[Table of Contents]

[Date Prev][Date Next][Thread Prev][Thread Next][Date Index][Thread Index]

Re: arsclist record collecting


You continue to pose interesting questions.

At 12:50 PM 03/04/2001 +0000, k mcbain wrote:
i have since interviewed a man almost as interesting as him - possessing 15,000 records, but owning no turntable, playing them only at a friend's...

From my perspective that is collecting without enjoying the collection, although I suspect that he enjoys amassing the collection.

just what is it that constitutes a 'collector'? - the amount of items, the genre of music, categorization...?

Personally, I think it's intent. I know people with thousands of CDs who are music consumers and others I consider collectors. I consider myself a collector but for time/space/money reasons have a very narrow focus. I probably have about 3,000 recordings all told, and I'm trying to restore and disperse the original master recordings in my care.

in an age where portable MP3 Jukeboxes ... is the nature of collecting music bound to change?

Of course, but again, it is intent at least in my opinion. I believe that the metadata and context are important, so collecting the original LP and CD artwork is important to me (but not an end in itself). Having the original albums in their original sequence is important...as well as having some of the "best of" collections--especially those with previously unreleased tracks.

naturally the market has a major influence on what music enthusiasts [is this different to collectors?] can acquire. is collecting perhaps a way of resisting this?

For me, it's a way of focusing on what really interests me (which is not the mainstream). Often, a recording of interest is only in print for a few months or a year, so I need to acquire it then--two in my collection have achieved very high prices (I hear close to $500) on eBay. I have paid $100 each for two rare LPs of an artist.

A music collection without doubt becomes an extension of the self.


When items that have been fought over and tears shed for find themselves re-hashed by the latest star, or used as a backing track to the latest cough syrup or car - is the value/aura of those items diminished or heightened?

To me it doesn't matter (and is generally unlikely) but in both folk and classical, I am interested in specific performances--ones that touch me and/or by artists that are my favorites. For example I thought it a plus that Judy Collins recorded a coffee commercial or something like that a few years ago because it might have caused people to say, "who is that wonderful singer?" and then go an buy a CD or more.

one last question - does a collection, as an entire entity, provide space for collectors to 'produce'?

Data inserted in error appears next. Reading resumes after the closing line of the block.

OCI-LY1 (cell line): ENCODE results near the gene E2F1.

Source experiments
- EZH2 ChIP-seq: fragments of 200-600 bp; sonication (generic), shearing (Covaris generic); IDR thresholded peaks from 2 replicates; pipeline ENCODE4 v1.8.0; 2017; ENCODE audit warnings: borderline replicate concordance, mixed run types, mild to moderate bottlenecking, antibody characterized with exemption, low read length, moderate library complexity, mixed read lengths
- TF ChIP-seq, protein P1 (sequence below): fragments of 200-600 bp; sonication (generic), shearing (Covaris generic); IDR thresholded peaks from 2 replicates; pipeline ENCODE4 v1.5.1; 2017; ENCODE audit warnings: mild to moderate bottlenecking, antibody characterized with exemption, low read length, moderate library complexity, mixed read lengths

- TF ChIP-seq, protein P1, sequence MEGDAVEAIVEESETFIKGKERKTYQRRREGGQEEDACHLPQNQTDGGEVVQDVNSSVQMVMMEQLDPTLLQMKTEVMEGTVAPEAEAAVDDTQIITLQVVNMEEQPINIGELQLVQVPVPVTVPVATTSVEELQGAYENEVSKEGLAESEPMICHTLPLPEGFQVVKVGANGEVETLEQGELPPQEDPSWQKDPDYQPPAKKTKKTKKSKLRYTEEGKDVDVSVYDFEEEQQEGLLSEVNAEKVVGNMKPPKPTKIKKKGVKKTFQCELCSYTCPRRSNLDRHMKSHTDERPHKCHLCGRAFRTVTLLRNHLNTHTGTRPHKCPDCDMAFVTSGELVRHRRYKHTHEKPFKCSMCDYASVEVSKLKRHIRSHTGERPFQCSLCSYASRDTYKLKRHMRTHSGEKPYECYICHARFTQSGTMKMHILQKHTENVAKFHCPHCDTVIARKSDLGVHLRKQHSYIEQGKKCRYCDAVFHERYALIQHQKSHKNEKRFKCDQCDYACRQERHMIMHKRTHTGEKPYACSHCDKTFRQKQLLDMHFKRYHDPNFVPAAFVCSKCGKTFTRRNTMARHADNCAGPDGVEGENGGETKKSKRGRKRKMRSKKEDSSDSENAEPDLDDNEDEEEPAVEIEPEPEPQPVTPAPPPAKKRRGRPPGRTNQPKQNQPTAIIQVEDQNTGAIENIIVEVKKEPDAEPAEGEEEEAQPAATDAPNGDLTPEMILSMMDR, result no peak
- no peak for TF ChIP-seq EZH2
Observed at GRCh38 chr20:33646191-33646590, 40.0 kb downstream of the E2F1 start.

I definitely think so in limited circumstances.

I started collecting and preserving the works of Canadian folksinger Marie-Lynn Hammond (who I think is perhaps the most under-appreciated talent in North America at the moment--certainly the most under-appreciated in my collection, though I wish all of the ladies whose music I collect were better appreciated).

This collecting and preserving (with her encouragement) turned into re-releasing all of her back catalog on CD (only one had previously been released on CD and that was out of print). I included three previously unreleased tracks on one of the CDs.

She is now recording a new CD that I will release and I am working with her former partner in a group called Stringband to restore, compile and ultimately release (on his label, probably) a 2-CD retrospective compilation.

I have also restored three of Nancy White's albums (another stellar Canadian) from the original master tapes (finding the tapes was a bit of detective work), and one is being re-released on the Borealis label (a major independent Canadian folk label).

I say limited circumstances because much of what I collect is actually owned by major record companies and I would not be able to do what I've done with these artists' work. But since the artists I collect are represented across many record companies, no one has assembled all of their work in one place except us collectors. While I wish I had access to master tapes--in at least one instance I believe the master tapes to be lost--so we settle for finding pristine LP copies and transferring them to CDR in our spare time.

I hope this helps with at least one person's perspective.

You can find a light-hearted press release about some of my work at
and a more serious introduction to preservation from tapes at

My home page, http://www.richardhess.com catalogs some of my collecting efforts.

Hope this helps!


Richard L. Hess                              richard@xxxxxxxxxxxxxxx
Glendale, CA USA                           http://www.richardhess.com/
Web page: folk and church music, photography, and
                 broadcast engineering

[Subject index] [Index for current month] [Table of Contents]